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British Antarctic Research Station moves to 23 km further inland due to a growing crack in the ice
Antarctica Architecture News - Dec 08, 2016 - 14:22 17112 views
British Antarctic Survey has announced that British Antarctic Halley Research Station moves to its new location, just 23 km further across the ice due to deep cracks in the ice. This is the first time that the station, which has a re-locatable design to cope with life on a floating ice shelf, has been moved since it was towed from its construction site to its present location in 2012.
The station sits on Antarctica’s 150 m thick Brunt Ice Shelf. This floating ice shelf flows at a rate of 0.4 km per year west towards the sea where, at irregular intervals, it calves off as icebergs. Halley is crucial to studies into globally important issues such as the impact of an extreme space weather event (which could cause an economic loss of $6 – 42 billion a day), climate change, and atmospheric phenomena. It was scientific investigations from this location that led to the discovery of the Antarctic Ozone Hole in 1985.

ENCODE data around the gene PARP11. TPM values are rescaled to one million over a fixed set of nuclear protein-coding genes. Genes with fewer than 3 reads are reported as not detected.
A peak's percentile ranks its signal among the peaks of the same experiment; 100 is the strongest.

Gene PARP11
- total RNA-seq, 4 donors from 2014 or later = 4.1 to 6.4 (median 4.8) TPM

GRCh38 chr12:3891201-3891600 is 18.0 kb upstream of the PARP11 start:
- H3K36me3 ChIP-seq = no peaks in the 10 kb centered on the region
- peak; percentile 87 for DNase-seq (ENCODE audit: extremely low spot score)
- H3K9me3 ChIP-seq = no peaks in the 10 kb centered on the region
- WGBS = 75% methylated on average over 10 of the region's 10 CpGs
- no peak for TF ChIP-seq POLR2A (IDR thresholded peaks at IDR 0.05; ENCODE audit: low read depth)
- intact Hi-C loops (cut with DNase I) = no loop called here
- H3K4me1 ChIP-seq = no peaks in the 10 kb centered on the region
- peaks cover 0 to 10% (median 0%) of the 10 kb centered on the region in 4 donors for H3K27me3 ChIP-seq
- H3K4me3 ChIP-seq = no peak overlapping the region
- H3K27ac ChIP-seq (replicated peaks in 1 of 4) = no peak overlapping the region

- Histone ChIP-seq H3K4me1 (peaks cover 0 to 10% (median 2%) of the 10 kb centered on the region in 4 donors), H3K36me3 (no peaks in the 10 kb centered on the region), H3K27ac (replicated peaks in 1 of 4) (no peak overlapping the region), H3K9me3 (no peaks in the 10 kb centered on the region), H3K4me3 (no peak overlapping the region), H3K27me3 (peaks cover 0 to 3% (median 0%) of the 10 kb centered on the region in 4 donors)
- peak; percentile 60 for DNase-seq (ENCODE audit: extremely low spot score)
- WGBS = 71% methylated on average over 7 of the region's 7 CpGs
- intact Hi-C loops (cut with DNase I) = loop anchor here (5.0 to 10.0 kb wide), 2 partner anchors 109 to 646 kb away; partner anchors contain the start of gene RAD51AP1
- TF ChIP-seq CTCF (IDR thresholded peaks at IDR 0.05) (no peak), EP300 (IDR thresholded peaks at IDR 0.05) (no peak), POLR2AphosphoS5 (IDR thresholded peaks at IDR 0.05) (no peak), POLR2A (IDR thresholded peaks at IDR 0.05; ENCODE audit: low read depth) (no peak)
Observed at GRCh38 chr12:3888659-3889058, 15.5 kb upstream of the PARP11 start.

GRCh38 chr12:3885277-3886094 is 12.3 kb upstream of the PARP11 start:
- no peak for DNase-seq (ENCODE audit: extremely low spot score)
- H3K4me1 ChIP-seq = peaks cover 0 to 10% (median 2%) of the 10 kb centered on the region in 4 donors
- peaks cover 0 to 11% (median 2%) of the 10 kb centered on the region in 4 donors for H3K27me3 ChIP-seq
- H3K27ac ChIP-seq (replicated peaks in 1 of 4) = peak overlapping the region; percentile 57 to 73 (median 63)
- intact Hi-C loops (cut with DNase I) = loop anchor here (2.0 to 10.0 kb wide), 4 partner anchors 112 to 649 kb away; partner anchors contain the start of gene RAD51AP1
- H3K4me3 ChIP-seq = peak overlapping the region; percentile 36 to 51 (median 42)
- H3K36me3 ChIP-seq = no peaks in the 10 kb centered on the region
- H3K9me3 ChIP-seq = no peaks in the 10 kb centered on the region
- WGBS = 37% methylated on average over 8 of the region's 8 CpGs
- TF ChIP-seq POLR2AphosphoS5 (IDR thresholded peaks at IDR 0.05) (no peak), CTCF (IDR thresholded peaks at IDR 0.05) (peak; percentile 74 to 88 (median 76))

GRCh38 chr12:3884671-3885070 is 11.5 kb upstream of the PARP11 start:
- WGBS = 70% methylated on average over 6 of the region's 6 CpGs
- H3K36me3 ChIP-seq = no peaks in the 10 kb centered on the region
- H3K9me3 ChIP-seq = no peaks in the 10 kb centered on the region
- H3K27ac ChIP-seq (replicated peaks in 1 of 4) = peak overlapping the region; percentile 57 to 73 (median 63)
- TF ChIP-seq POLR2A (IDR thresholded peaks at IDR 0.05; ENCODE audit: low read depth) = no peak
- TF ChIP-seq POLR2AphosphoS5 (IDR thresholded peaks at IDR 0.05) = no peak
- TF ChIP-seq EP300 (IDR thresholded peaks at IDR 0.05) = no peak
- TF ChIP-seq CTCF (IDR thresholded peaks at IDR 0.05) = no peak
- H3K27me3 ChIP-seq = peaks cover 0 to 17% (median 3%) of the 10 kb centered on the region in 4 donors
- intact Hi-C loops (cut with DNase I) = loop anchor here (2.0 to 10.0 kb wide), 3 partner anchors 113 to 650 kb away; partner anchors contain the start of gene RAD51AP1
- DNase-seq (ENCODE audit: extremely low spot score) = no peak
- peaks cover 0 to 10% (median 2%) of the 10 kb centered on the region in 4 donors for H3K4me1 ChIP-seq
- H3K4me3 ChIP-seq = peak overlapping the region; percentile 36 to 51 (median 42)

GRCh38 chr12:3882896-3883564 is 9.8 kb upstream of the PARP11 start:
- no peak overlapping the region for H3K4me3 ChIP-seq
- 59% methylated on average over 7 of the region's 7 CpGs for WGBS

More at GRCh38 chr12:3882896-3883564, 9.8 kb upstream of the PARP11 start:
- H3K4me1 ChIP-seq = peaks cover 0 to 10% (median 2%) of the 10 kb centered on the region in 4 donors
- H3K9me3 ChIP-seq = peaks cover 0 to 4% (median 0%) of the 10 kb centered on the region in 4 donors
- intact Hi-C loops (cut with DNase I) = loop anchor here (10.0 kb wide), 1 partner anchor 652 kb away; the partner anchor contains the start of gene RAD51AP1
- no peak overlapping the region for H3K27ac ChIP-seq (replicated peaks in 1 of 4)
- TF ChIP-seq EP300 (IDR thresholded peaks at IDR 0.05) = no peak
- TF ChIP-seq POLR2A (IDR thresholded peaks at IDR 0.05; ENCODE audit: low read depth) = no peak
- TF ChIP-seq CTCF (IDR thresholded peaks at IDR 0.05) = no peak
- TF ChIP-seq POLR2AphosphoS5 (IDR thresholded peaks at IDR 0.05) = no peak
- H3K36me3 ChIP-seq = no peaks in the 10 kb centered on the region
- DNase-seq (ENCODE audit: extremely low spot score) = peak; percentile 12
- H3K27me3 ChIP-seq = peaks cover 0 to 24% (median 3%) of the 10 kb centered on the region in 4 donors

Map of the Halley IV Research Station. Image courtesy of British Antarctic Survey
Long-term monitoring of the natural changes that occur in the ice shelf has revealed glaciological changes, including new growth of a chasm that has been dormant for around 35 years. Preparatory work for the re-location was carried out during the 2015-16 Antarctic Summer season (Nov-March).
Now that the station has emerged from months of winter darkness, operational teams are ready to tow the station to its new home.
Image courtesy of Comnap
This involves uncoupling the 8 station modules and using large tractors to transport each module further inland. Scientific research at Halley will continue in temporary facilities at the existing site and move to the new location next season.
The Halley VI Research Station is an internationally important platform for global earth, atmospheric and space weather observation in a climate sensitive zone (Antarctica). Halley Research Station is modular. Each module can be de-coupled from the others and towed across the ice by tractors In 2015/16 field season glaciologists and operational teams conducted a survey to identify a new site for Halley Research Station which is located 23 km upstream on the Brunt Ice Shelf.
Top image courtesy of OpenBuildings
> via British Antarctic Survey